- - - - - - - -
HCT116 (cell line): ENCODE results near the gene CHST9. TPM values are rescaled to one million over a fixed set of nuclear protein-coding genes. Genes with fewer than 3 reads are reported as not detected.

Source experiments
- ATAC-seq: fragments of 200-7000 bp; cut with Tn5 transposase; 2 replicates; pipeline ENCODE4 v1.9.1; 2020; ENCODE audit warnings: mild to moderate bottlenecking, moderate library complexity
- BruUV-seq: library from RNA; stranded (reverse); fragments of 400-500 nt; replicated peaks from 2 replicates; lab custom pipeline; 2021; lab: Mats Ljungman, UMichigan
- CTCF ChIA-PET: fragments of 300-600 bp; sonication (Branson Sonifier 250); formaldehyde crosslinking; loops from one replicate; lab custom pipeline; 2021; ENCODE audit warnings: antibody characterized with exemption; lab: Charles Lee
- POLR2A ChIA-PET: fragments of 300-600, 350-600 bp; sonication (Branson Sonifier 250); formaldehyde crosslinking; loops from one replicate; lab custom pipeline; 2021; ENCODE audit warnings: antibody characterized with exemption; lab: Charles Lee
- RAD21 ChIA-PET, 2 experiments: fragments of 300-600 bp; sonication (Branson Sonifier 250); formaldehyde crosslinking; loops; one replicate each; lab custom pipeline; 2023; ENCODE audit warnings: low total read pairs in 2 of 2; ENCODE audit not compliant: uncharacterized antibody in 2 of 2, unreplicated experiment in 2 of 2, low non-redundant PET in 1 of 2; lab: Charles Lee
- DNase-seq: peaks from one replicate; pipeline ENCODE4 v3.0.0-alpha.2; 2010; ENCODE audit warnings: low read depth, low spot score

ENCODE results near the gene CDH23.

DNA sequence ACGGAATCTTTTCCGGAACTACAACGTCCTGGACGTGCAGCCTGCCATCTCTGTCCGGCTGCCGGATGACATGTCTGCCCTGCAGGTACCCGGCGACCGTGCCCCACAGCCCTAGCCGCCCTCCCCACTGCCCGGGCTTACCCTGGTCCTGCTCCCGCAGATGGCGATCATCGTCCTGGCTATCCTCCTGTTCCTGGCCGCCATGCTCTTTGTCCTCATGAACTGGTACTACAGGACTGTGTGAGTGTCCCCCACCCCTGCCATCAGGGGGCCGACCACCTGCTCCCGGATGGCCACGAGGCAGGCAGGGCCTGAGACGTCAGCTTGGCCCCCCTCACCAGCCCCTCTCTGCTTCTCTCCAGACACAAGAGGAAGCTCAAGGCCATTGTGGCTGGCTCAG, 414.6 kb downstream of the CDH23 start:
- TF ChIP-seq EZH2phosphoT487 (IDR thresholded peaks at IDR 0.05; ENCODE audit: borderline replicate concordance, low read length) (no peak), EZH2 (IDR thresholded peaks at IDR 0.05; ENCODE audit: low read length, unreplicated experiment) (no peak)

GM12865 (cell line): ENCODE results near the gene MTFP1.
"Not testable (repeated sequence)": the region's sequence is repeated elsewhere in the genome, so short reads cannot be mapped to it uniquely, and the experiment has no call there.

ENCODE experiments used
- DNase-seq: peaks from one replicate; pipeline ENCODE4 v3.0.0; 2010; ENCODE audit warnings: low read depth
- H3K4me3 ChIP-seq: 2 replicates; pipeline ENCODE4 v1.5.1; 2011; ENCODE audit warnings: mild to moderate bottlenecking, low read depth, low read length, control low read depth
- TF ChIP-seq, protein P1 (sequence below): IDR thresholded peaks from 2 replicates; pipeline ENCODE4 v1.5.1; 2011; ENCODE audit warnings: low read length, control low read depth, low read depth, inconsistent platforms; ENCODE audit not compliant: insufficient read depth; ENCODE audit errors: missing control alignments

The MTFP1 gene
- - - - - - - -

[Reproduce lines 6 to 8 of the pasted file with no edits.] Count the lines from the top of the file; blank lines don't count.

- POLR2A ChIA-PET: fragments of 300-600, 350-600 bp; sonication (Branson Sonifier 250); formaldehyde crosslinking; loops from one replicate; lab custom pipeline; 2021; ENCODE audit warnings: antibody characterized with exemption; lab: Charles Lee
- RAD21 ChIA-PET, 2 experiments: fragments of 300-600 bp; sonication (Branson Sonifier 250); formaldehyde crosslinking; loops; one replicate each; lab custom pipeline; 2023; ENCODE audit warnings: low total read pairs in 2 of 2; ENCODE audit not compliant: uncharacterized antibody in 2 of 2, unreplicated experiment in 2 of 2, low non-redundant PET in 1 of 2; lab: Charles Lee
- DNase-seq: peaks from one replicate; pipeline ENCODE4 v3.0.0-alpha.2; 2010; ENCODE audit warnings: low read depth, low spot score